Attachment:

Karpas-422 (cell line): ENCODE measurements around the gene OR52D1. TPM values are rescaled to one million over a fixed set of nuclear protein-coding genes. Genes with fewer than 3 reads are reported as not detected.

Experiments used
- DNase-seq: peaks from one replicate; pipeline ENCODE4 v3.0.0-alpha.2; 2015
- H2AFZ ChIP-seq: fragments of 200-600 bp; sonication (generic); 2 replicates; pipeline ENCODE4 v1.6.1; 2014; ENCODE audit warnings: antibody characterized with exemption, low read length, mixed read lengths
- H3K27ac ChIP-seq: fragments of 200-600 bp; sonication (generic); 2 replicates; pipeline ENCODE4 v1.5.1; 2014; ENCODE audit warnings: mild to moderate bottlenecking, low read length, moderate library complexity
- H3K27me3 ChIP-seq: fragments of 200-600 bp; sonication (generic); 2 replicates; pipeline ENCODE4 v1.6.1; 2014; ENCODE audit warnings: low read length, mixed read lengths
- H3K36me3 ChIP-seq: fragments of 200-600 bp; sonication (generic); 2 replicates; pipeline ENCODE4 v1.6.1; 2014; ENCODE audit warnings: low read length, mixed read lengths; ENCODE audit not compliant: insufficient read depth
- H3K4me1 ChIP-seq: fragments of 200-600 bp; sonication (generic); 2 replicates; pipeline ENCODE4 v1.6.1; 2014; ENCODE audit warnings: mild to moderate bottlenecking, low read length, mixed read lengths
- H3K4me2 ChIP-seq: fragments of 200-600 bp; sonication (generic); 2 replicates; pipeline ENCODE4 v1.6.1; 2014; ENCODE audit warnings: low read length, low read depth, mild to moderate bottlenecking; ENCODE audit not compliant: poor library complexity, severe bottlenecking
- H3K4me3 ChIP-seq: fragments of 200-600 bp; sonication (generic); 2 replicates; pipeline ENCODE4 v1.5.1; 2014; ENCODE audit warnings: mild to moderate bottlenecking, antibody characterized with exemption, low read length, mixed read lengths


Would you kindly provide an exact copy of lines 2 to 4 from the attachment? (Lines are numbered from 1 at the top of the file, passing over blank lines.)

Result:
Experiments used
- DNase-seq: peaks from one replicate; pipeline ENCODE4 v3.0.0-alpha.2; 2015
- H2AFZ ChIP-seq: fragments of 200-600 bp; sonication (generic); 2 replicates; pipeline ENCODE4 v1.6.1; 2014; ENCODE audit warnings: antibody characterized with exemption, low read length, mixed read lengths